On June 19, 1936, undefeated Joe Louis fought Max Schmeling at Yankee Stadium in New York.
“The Detroit bomber,” as Louis was known, was an idol of the crowds, especially among young African Americans who saw in him as a hope plus inspiration to end racism in the United States at that time.
Max Schmeling, who detested the nazis, was their utterly unwilling hero. Adolf Hitler had already started his expansionist policy and could not miss the opportunity to show the world the superiority of the German fighter.
An overwhelming favorite, it was actually and factually Joe who was overwhelmed. In round 12, Schmeling KO`d a stunned and befuddled Louis leaving the entire Yankee Stadium in muted shock. It was the first time that Joe had lost. Max, who`d spotted Joe was lowering his left jab, clinically exploited it by throwing clusters of overhead rights. He seemed to be invincible that night.
Max’s victory was used as part of the political propaganda of nazism through its representation as “A triumph of the Aryan race”, elevating Schmeling to the category of national hero.
The following year Louis won the world championship by knocking out tough James “Cinderella Man” Braddock in round 8, becoming the first African American to be world champion since Jack Johnson did it in 1915.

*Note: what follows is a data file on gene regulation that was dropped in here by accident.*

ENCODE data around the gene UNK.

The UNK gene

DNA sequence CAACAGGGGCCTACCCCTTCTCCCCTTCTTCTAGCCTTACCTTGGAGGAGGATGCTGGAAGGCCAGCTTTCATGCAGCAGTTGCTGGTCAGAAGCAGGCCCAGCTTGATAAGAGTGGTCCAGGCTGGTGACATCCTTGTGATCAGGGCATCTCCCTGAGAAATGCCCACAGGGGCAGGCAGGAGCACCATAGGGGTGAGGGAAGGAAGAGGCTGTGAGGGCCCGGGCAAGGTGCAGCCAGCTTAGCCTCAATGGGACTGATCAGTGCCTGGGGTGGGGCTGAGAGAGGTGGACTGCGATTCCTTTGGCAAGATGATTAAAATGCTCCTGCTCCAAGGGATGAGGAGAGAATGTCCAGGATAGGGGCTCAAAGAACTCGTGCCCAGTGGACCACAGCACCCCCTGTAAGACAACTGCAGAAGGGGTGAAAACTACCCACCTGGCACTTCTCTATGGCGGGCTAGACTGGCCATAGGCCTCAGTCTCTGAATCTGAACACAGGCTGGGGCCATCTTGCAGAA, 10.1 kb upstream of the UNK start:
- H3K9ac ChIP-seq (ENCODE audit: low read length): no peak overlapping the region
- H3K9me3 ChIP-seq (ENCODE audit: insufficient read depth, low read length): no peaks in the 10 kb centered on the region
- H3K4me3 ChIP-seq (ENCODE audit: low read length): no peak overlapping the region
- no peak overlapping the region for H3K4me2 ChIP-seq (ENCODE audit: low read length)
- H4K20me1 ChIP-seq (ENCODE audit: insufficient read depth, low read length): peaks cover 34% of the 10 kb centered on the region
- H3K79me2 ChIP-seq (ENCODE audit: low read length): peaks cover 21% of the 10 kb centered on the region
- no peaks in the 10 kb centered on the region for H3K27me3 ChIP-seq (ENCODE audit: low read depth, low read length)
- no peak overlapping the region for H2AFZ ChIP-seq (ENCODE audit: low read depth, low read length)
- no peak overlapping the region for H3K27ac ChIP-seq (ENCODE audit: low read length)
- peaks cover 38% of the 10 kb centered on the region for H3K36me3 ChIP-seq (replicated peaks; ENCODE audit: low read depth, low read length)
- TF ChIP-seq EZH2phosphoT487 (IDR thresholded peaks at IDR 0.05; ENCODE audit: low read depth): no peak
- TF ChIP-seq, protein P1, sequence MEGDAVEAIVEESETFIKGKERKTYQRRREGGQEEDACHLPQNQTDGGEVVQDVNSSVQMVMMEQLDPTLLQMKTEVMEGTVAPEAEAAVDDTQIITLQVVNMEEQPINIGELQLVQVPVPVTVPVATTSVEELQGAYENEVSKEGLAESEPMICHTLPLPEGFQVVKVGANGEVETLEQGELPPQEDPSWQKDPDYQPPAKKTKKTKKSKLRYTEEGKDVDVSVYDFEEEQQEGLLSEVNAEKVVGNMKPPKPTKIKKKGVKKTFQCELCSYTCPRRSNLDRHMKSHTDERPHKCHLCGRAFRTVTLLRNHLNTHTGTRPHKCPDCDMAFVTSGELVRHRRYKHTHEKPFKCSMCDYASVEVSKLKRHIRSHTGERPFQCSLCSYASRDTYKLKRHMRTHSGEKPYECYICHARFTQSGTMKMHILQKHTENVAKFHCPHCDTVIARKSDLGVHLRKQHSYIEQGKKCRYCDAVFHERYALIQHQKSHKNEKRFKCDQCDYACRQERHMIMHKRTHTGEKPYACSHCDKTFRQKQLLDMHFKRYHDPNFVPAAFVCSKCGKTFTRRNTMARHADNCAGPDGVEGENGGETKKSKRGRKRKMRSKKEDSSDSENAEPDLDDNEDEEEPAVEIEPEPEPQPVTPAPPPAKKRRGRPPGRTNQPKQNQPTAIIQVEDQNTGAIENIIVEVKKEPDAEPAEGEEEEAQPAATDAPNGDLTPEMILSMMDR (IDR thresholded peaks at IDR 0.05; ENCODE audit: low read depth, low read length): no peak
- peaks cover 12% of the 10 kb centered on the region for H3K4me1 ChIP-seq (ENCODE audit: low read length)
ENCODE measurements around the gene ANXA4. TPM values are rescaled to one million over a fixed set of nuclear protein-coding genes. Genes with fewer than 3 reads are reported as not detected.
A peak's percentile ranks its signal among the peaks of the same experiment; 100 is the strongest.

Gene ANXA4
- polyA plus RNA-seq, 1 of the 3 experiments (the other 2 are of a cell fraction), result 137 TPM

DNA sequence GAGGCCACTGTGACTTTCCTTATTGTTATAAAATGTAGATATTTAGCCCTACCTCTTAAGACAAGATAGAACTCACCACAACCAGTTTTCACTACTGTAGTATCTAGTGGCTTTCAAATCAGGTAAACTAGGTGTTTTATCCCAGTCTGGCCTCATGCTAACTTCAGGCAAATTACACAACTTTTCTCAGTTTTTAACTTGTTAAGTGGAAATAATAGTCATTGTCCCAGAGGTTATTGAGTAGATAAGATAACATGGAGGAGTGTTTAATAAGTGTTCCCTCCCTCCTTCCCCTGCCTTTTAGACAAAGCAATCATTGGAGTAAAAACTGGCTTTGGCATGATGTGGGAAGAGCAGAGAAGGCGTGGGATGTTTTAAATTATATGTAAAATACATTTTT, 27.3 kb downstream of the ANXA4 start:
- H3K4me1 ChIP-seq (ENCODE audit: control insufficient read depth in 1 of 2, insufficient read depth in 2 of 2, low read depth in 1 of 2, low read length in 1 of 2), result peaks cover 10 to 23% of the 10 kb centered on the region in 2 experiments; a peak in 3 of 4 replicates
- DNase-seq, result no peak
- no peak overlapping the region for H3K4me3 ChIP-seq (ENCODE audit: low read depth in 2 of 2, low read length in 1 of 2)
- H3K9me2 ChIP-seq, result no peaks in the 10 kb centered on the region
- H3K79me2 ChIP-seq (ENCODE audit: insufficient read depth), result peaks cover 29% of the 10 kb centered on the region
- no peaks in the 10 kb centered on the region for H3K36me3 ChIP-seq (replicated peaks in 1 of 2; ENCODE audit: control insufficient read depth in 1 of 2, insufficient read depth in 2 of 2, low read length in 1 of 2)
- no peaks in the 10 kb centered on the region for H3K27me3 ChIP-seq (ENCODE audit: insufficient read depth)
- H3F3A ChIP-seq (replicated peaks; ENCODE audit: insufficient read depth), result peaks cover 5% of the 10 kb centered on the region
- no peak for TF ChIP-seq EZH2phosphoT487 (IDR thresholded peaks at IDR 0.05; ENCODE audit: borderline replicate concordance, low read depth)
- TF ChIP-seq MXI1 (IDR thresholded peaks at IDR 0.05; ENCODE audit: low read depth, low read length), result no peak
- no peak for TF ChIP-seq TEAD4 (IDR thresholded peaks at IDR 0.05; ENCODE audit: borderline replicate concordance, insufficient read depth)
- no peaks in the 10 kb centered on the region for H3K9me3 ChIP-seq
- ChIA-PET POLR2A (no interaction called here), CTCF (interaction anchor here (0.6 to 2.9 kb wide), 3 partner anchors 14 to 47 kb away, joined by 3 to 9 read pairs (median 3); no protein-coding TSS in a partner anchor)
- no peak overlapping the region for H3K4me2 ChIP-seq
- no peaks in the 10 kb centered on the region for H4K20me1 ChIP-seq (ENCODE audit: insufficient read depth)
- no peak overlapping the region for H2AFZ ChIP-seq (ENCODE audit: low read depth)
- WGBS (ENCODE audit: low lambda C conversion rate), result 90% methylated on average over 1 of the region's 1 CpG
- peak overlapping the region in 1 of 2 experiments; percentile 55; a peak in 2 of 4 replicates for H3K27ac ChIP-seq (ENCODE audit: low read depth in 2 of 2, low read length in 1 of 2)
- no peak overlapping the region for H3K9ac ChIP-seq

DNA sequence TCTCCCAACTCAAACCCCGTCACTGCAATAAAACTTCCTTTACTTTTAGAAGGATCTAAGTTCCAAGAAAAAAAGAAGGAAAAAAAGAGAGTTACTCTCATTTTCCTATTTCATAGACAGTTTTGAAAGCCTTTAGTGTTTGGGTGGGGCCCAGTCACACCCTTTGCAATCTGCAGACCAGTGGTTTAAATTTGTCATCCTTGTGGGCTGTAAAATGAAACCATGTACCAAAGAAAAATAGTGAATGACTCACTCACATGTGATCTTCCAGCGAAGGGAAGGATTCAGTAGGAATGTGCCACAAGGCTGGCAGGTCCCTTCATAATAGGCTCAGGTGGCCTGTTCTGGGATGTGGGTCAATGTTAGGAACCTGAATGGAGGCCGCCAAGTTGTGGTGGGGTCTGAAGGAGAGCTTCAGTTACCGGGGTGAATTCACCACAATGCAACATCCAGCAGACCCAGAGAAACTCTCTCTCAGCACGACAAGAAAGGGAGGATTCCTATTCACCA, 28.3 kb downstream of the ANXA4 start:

Joe commented that he would not feel like a true champion, until he defeated the only boxer who had made him taste defeat.
The date of the rematch was agreed on June 22, 1938. In the days leading up to the fight, Louis visited the President of the United States, Franklin Roosevelt. According to the New York Times, FDR`s words were: “Joe, we need muscles like yours to defeat Germany. Remember that when a cause is just, an American never loses.”
With a fight brimming with political connotations, Americans needed to have victory. The revenge from his point of view was the combat of the United States against Nazi Germany, freedom against fascism, the fight of good against evil.
June 22, 1938, a key moment in Boxing history, aged 24 years and weighing 200 pounds, Joe Louis was again received at the Yankee Stadium. He was in the rematch against 32 years old vintage Max Schmeling Who weighed in at a lean 194 pounds.
More than seventy thousand people bought their entrance ticket, and the combat was broadcast by radio in four different languages (English, German, Portuguese and Spanish) and it is estimated that it was heard by more than 65 million people worldwide.
Incredibly, the fight lasted only two minutes and 4 seconds. When the bell rang, Joe came out of his corner like a tornado, driving Max against the ropes. Bludgeoned by a ferocious onslaught combination, Max, who was about to fall, but was only held up by the ropes.
The torrential rain of blows from Louis stormed unrelentingly, so much so that Schmeling could offer no tangible defense. He fell to the ground for the first time and got up…shellshocked. Only to walk into a devastating short right that placed him back on the canvas. Valiantly Max tried to get up, but his corner decided to throw the towel to avoid further extensive punishment.
Schmeling was enlisted in the paratrooper corps while Louis visited military camps offering boxing shows.
When the war ended, Max and Joe met to start a great friendship that grew over the years. Both were great fighters and even greater men. Rivals who became lifelong friends.